Letter. 8.5"x11". Folded, minor wear and soil. [39575] $85 

Thursday, October 24, 2013

Printmaker to the Mexican People-

An item from our new Bookin'! catalog-

11. [MexicanArt] Handbill- Posada: Printmaker to the Mexican People.

Brooklyn Museum: 1944.

A handbill for the Brooklyn Museum's September 8-October 15, 1944 exhibition of prints by Jose Guadalupe Posada. Their August 18, 1944 press release for the exhibition explained:

"The Brooklyn Museum will begin its fall exhibition season with a large show entitled POSADA — PRINTMAKER TO THE MEXICAN PEOPLE (September 8-October 15). Lent by the Direccion General de Educacion Estetica, Mexico, it contains over six hundred prints, blocks and photographic enlargements and will be installed in four large galleries on the second floor. The first great printmaker in the New World, Posada’s gigantic production of twenty-thousand subjects reached the remotest village. The Mexican people well understood his art, because he re-stated with simplicity and vigor their own legends and songs, their own inarticulate hopes and aspirations. Through the medium of his prints he was among those actively responsible in preparing the way for the 1910 Revolution. Not only a prophet of the armed-mass uprising, he was a creator of an artistic expression which reflected a new social philosophy and established the foundations for a new national art. An excellent draughtsman, his work has economy of line, boldness of contour and dramatic action. It establishes him, not as a folk artist, but as a highly competent master who portrayed his era with passionate honesty and revolutionary zeal."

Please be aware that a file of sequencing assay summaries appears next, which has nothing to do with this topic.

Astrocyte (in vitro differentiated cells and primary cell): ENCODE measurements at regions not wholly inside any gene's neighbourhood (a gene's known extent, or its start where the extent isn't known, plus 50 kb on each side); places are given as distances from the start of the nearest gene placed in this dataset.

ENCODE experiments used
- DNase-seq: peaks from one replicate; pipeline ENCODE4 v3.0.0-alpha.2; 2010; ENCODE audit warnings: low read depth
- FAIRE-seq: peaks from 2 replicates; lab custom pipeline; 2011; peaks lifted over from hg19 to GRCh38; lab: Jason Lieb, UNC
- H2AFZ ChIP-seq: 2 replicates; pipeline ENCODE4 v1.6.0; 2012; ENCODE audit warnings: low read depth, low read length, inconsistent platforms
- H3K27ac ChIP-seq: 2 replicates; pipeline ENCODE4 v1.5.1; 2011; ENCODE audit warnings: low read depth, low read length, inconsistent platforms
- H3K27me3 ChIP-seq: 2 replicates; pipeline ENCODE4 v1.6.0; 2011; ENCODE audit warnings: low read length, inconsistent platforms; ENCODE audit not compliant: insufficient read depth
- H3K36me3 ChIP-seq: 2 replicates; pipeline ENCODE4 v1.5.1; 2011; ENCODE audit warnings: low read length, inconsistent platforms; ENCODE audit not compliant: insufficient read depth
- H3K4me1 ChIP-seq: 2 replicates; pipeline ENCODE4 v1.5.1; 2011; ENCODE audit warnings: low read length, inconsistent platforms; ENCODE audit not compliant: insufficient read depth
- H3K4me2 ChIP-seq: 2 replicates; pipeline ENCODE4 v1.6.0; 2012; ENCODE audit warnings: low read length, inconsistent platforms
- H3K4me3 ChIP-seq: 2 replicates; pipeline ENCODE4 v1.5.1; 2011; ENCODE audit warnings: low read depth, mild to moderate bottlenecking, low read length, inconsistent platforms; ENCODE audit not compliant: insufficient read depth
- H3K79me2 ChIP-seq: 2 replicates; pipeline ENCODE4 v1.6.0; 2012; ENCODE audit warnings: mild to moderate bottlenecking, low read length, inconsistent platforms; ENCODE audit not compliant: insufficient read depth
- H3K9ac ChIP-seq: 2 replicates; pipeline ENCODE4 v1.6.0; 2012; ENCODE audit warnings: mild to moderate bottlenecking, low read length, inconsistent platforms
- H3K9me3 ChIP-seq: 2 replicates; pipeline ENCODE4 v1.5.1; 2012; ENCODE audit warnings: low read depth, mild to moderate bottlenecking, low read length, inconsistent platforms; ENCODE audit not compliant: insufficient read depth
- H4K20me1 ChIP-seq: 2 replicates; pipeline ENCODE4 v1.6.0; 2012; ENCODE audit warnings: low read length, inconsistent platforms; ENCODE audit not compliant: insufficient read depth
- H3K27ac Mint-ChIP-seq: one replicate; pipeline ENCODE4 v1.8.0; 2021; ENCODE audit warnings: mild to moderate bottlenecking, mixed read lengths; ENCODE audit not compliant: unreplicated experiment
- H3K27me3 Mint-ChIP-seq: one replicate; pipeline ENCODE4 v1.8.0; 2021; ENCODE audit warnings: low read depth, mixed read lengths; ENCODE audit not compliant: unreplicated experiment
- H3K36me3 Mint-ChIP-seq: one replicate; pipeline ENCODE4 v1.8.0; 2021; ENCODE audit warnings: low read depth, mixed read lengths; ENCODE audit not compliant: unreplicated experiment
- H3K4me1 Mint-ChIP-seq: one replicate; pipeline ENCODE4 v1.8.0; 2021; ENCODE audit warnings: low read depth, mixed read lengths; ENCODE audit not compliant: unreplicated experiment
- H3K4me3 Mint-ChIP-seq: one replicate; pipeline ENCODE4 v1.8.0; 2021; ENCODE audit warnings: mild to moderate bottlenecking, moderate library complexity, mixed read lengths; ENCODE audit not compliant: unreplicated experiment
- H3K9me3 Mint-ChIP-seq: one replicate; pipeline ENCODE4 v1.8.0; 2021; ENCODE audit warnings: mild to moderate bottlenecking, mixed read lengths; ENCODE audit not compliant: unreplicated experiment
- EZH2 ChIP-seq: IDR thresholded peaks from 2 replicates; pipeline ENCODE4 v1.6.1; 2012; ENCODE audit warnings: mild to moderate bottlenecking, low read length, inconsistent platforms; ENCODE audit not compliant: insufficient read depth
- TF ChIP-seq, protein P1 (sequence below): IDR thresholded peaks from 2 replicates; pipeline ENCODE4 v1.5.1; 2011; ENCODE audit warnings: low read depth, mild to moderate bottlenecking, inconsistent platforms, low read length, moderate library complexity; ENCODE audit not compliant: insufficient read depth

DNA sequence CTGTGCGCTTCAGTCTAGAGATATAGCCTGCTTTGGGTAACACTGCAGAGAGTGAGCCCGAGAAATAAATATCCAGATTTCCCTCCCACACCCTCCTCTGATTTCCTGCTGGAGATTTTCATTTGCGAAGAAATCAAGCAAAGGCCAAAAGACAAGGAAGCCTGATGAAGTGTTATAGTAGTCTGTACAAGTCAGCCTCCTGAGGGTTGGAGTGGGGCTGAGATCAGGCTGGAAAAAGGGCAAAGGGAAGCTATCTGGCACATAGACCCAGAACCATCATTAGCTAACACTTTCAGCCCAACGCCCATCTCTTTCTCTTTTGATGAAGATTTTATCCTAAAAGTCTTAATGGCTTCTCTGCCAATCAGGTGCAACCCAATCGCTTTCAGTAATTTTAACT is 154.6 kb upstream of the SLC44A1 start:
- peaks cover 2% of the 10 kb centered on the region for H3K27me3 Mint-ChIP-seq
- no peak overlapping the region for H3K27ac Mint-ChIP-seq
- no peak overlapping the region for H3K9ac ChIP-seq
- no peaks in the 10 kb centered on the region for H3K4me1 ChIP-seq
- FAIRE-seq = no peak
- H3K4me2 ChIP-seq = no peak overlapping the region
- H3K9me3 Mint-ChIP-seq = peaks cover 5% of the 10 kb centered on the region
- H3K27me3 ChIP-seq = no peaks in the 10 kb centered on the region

Handbill, 8.5"x11". Several chips and tears, creases, minor soil. Fragile. [39572] $60

Wednesday, October 23, 2013

Gone, and also Forgotten-

An item from our new Bookin'! catalog-